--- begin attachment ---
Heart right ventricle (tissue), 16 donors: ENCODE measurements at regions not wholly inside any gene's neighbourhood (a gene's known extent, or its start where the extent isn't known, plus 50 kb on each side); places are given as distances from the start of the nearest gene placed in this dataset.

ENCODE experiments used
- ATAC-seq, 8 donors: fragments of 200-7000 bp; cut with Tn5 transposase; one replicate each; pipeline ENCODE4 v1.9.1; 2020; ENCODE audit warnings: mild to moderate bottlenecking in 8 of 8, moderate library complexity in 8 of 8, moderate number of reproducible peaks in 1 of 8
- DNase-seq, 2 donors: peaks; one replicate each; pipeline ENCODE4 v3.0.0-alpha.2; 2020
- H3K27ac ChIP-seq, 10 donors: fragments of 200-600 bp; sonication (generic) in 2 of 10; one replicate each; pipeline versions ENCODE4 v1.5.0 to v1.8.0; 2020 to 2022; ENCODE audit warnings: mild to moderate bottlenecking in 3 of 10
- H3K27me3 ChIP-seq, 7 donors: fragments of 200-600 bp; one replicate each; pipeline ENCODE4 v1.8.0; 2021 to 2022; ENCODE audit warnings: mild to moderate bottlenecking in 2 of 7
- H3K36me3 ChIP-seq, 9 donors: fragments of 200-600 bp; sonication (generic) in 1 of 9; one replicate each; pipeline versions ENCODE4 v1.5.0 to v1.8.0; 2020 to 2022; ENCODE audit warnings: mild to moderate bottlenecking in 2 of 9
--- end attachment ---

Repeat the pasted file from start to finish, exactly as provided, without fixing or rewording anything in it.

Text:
Heart right ventricle (tissue), 16 donors: ENCODE measurements at regions not wholly inside any gene's neighbourhood (a gene's known extent, or its start where the extent isn't known, plus 50 kb on each side); places are given as distances from the start of the nearest gene placed in this dataset.

ENCODE experiments used
- ATAC-seq, 8 donors: fragments of 200-7000 bp; cut with Tn5 transposase; one replicate each; pipeline ENCODE4 v1.9.1; 2020; ENCODE audit warnings: mild to moderate bottlenecking in 8 of 8, moderate library complexity in 8 of 8, moderate number of reproducible peaks in 1 of 8
- DNase-seq, 2 donors: peaks; one replicate each; pipeline ENCODE4 v3.0.0-alpha.2; 2020
- H3K27ac ChIP-seq, 10 donors: fragments of 200-600 bp; sonication (generic) in 2 of 10; one replicate each; pipeline versions ENCODE4 v1.5.0 to v1.8.0; 2020 to 2022; ENCODE audit warnings: mild to moderate bottlenecking in 3 of 10
- H3K27me3 ChIP-seq, 7 donors: fragments of 200-600 bp; one replicate each; pipeline ENCODE4 v1.8.0; 2021 to 2022; ENCODE audit warnings: mild to moderate bottlenecking in 2 of 7
- H3K36me3 ChIP-seq, 9 donors: fragments of 200-600 bp; sonication (generic) in 1 of 9; one replicate each; pipeline versions ENCODE4 v1.5.0 to v1.8.0; 2020 to 2022; ENCODE audit warnings: mild to moderate bottlenecking in 2 of 9